Rockstar then moved on to advice for caregivers and friends at cons. Even just checking in to make sure a friend is feeling okay or has eaten is huge. Active listening is also an important skill: repeat a friend’s words back to them can help both of you make sure you’re understanding the situation. General knowledge of an illness or condition can also be a big help. And if you’re not sure how to fix a problem, talk the others. A problem stumping you may be solved easily by just having one more brain in on the conversation. Many conventions will also have accessibility staff on hand to help out. It’s also important to understand that a friend with a chronic illness may not always need you.
Another important thing to remember is that caregivers have needs too. They can get burnout as well, and become depressed or irritable. Rockstar said people with chronic illnesses have a “grieving process” where they realize and cope with, the fact that they can’t do as much as they used to. This can happen to a caregiver as well.
Caregivers are allowed to take breaks, too! Streak is Rockstar’s caregiver and sometimes takes time to do things alone at the conventions they attend. He said that he also attends at least one con a year without Rockstar to take a break.
Realizing that as a caretaker, you can’t be perfect, is important as well. As is using straightforward “I” statements to describe frustration can help diffuse a tense situation. And caregivers must remember that they can also ask for help.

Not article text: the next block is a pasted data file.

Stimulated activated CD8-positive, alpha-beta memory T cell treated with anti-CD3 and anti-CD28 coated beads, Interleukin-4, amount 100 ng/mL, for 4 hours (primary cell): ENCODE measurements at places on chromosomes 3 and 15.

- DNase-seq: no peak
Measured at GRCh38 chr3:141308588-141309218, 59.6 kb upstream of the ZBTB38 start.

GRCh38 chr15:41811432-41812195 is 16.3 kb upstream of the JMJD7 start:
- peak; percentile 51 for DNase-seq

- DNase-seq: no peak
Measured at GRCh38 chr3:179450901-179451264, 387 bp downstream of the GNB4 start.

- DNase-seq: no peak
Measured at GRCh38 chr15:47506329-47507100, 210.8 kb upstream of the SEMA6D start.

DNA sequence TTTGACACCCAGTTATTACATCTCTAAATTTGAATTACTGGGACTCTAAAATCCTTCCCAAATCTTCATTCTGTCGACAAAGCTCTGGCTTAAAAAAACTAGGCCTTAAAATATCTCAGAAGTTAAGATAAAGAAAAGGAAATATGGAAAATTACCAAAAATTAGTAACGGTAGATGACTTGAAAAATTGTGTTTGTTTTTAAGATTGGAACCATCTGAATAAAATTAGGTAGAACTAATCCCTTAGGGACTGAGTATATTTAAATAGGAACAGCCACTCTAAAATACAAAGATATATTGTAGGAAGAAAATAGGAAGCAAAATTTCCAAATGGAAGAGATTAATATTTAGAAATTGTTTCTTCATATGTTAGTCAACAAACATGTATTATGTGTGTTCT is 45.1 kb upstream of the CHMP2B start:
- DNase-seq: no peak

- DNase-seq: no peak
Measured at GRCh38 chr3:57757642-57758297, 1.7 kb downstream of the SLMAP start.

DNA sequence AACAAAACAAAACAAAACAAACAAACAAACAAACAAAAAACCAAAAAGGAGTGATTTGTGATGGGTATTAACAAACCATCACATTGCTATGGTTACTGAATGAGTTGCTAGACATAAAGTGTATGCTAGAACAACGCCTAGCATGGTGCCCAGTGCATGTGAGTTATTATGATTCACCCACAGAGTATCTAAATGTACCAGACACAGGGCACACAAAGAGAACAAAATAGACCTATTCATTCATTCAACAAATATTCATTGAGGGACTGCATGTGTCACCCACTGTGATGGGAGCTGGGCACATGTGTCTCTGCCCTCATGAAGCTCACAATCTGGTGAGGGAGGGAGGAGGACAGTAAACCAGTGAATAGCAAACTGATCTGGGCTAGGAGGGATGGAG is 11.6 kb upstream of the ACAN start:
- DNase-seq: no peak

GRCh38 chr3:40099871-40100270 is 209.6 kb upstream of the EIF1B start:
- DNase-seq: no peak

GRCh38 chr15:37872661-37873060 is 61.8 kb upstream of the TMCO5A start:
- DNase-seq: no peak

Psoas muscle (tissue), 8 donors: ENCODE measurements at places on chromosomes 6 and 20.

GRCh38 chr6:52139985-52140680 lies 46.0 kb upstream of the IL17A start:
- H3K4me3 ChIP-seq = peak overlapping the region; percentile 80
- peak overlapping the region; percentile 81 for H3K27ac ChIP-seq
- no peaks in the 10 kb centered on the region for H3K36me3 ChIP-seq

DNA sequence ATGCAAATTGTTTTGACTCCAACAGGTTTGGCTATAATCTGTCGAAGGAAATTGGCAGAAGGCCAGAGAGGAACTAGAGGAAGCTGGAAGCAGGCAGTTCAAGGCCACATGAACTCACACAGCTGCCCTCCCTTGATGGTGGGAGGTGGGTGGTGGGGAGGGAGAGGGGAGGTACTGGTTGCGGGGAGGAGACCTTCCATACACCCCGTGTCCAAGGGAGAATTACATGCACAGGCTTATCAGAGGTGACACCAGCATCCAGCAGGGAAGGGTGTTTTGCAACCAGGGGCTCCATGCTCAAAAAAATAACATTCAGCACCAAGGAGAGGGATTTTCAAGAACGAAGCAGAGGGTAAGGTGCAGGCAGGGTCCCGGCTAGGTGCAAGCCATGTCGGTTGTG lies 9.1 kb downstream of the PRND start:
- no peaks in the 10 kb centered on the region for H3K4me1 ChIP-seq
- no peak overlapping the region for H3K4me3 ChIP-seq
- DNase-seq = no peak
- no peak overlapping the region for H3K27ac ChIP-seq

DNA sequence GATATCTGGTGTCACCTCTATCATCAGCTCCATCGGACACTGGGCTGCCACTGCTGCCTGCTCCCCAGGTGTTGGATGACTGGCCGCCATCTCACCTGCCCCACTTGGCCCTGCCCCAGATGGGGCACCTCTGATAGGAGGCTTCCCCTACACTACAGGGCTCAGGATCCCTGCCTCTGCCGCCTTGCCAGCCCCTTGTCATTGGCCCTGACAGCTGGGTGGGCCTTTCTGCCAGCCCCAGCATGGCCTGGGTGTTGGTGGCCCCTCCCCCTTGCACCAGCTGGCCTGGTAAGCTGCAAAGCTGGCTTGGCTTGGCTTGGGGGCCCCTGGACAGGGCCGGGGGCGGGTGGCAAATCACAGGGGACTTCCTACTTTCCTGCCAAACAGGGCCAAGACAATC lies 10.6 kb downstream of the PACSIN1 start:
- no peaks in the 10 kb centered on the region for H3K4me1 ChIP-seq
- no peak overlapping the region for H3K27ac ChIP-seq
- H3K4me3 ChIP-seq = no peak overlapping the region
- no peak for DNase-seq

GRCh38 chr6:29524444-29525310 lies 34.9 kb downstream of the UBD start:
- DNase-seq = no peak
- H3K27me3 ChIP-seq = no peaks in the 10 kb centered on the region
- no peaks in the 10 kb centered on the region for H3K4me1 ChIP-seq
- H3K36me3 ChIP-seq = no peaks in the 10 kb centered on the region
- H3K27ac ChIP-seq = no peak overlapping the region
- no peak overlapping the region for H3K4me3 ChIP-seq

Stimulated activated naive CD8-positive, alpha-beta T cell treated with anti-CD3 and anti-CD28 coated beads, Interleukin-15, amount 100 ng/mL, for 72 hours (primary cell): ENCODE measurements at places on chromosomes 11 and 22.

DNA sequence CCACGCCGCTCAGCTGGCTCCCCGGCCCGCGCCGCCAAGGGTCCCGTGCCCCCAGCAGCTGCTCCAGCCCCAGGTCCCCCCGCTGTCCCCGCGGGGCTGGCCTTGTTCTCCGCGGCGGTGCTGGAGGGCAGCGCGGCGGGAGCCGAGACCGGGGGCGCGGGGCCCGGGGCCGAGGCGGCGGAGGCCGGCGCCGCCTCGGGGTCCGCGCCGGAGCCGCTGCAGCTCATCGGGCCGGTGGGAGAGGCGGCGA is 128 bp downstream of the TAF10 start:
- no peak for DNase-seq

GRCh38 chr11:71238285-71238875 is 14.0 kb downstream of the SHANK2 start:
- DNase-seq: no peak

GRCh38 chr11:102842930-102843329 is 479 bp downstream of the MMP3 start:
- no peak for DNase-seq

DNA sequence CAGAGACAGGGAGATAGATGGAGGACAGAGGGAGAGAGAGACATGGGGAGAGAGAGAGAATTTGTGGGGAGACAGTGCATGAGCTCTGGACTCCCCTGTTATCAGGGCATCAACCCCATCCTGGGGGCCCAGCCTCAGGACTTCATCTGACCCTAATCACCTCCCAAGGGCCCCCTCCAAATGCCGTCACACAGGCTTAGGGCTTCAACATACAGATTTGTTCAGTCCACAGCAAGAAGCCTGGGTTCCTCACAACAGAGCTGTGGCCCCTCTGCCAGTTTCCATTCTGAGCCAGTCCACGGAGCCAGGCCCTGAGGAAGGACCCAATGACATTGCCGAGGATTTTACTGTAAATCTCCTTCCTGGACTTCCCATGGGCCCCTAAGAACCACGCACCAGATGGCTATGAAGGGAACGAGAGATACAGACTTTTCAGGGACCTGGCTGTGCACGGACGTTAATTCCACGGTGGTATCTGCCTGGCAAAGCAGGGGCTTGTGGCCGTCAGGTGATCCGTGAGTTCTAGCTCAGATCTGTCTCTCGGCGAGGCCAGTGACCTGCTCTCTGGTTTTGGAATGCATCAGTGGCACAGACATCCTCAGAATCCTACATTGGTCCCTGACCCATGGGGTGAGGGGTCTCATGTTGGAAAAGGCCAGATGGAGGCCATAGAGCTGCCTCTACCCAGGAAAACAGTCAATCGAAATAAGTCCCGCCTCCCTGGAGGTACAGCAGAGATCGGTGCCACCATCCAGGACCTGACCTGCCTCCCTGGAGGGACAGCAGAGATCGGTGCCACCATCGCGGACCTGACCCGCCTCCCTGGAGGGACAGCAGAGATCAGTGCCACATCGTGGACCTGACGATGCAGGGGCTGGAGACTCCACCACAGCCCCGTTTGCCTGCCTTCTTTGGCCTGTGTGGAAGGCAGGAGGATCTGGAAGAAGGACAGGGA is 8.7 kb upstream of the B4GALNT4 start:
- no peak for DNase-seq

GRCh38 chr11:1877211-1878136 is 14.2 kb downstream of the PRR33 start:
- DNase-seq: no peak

Rockstar then gave out some general miscellaneous suggestions for friends and caregivers. She said not to give out medical advice, even if you mean well, unless if you are a certified medical professional. It is irritating. There is also a phenomena Rockstar called “disability Olympics,” where sufferers will try to top one person’s situation with their own. Not only is this frustrating, but it is also important to remember that everyone’s experience with a chronic illness is different, even when two people have the same diagnosis.
She also recommended that people be aware of their health and try to monitor that to avoid “con plague.” Even a simple cough that spreads around a convention is just one more thing to worry about. She also recommended that people not be pushy when they’re told no. If someone with a chronic illness is saying no to something, they may not be able to do that thing or are concerned about doing that thing, or just don’t want to do it. And that’s fine, an explanation is not owed.
Rockstar finished up with just a few quick points before she opened the panel up to questions from the audience. Situational awareness at a convention is important, especially when props are involved. New con friends are allowed to be interested in someone’s condition, but nosiness is rarely appreciated. Personal music playing over personal speakers can be overwhelming to folks on the spectrum and migraine sufferers. Scents, good or bad, can affect people negatively as well. And finally, Rockstar discussed elevator etiquette: don’t ride the elevator up just to go back down, let people get on the elevator get off safely, and let people get in it comfortably.
All in all, the panel was one of the most informative I’ve ever attended, with great advice for both con-specific situations and for life outside cons. As with the Manly Battleships’ David Bowie panel, it seems this panel is run regularly, with variations at different cons. I would definitely recommend attending this panel if you have the opportunity. You can check out the group’s scheduling on their Twitter or Facebook pages.
You can also check out Rockstar’s Facebook group “Handiweebs,” which is meant to assist those with chronic illnesses at conventions if they need something like a comfort item they’re short on, or want information about the accessibility of an event’s venue, or are looking for advice in general.
Connecticon XVII ran from July 12 through 14 in Hartford, Connecticut. For more coverage of this event, keep on checking N3rdabl3 throughout the week!